Exclusive zones: Exclusive zones are often a means of encouraging a franchisee to enter into an agreement for a given territory, so that it is not subject to competition within the franchisee regime. These agreements can become muddy if the territory is not clearly defined or if the franchisor introduces new brands. The Federal Trade Commission (FTC) intervened and created a franchise rule for disclosure of territories. It is important to see how these different laws can influence a franchising business in India and the problems that might arise. 1. compliance with the explicit terms of the agreement; 2. Authorized amendment to the agreement; 3. Enough notification; 4. An explicit right of extension; 5) discriminatory measures; and six. Constructive resignation. The brand of a franchise system is an important intellectual property right and creates added value in the franchise system.
Investing in a registered trademark should therefore be a priority. It is necessary to ensure that trademark registration includes all classes of required products and services that encompass the franchise system. Brand protection should also be a central feature of any international expansion strategy, to ensure that a franchisor can develop in important strategic markets. They say imitation is a form of flattery, but some international jurisdictions operate a “first-to-file” system, meaning that if a franchisor implements it prematurely, it may have to pay a hefty fee to remove an established filer. In addition, the trademark application process should indicate the existence of third-party rights, which means that a franchisor can then consult an opinion on entry into that market or whether the system needs to be negotiated under another name – all of this is very important before engaging in discussions with a franchise partner. A number of budget brands have encountered this problem – for example, Burger King must act as Hungry Jacks in Australia. Choice of law: a franchisor chooses the applicable law in a particular dispute. Does it cover legal or unauthorized rights? Is it contrary to public order in the franchisee`s state? The first question to be answered is the relationship between the chosen jurisdiction and those parties and their relationship. Franchisors tend to choose their country of origin, but be aware that in some jurisdictions in which the franchisee can operate, the courts have refused to impose the choice of legislation because they are contrary to public policy.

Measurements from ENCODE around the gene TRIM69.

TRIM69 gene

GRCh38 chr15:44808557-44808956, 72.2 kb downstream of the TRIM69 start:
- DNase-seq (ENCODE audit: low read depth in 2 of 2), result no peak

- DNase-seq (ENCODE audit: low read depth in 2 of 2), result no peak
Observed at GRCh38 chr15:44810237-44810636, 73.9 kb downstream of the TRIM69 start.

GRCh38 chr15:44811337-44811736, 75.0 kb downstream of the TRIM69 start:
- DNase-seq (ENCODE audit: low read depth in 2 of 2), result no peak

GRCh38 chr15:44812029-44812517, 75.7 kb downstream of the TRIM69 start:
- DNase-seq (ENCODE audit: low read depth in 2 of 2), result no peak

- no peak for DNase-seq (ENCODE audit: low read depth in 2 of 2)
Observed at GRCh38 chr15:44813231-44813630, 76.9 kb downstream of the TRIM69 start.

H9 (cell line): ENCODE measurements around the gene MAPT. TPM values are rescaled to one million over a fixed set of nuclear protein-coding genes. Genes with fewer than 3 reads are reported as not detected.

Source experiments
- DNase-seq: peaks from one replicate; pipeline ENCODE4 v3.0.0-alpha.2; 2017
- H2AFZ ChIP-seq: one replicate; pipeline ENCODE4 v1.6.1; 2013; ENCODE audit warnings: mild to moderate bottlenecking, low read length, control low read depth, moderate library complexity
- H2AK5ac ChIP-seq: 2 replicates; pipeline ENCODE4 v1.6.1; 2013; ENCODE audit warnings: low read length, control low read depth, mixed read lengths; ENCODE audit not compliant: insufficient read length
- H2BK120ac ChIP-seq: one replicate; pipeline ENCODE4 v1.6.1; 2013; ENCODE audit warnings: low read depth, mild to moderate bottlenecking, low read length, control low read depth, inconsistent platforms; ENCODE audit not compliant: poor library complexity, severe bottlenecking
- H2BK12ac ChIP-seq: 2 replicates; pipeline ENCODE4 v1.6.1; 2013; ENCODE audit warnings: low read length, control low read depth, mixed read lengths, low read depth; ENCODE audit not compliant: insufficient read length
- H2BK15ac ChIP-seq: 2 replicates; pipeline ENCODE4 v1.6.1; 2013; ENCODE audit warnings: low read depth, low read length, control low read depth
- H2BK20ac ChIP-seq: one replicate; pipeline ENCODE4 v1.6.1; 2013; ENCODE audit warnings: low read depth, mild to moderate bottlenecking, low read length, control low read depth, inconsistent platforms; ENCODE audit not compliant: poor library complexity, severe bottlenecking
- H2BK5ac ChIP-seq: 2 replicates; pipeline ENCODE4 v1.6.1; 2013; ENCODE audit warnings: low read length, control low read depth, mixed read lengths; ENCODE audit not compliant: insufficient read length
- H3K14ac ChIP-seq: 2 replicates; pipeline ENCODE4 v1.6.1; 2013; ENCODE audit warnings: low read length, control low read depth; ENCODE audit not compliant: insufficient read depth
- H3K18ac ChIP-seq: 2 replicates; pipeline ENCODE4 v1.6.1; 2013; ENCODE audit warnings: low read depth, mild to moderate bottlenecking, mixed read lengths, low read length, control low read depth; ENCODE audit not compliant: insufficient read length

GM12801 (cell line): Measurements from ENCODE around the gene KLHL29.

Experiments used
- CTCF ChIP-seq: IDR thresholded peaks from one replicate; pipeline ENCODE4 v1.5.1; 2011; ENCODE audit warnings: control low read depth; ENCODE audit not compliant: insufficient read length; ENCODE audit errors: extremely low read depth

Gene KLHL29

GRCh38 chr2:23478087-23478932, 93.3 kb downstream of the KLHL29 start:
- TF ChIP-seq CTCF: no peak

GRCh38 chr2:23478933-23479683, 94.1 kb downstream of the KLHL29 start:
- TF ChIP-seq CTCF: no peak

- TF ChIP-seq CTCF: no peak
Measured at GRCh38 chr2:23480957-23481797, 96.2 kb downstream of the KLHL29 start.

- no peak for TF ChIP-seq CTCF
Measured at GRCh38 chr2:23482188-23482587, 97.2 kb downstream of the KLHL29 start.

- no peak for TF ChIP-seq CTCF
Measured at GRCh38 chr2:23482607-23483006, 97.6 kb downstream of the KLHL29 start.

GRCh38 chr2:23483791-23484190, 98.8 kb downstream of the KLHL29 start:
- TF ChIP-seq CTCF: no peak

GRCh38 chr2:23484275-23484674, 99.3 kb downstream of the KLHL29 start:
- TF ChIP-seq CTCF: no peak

Crossings and future franchisees should therefore ensure that they invest sufficiently in their franchise systems and management teams and that they use experienced franchise consultants to ensure that their networks are built on a solid foundation and that local legal risks and issues are identified, reduced and managed effectively. Penny wise and stupid. Exclusive – It is customary to grant an exclusive domain in franchise agreements; Franchisees who sell products or services on another site are thus stopped. However, franchisees should continue to be allowed to “passively” sell, i.e. to sales that have not been initiated by them. The European Commission refers to online sales as “passive sales” so a franchisor cannot prevent a franchisee from selling its products or services online.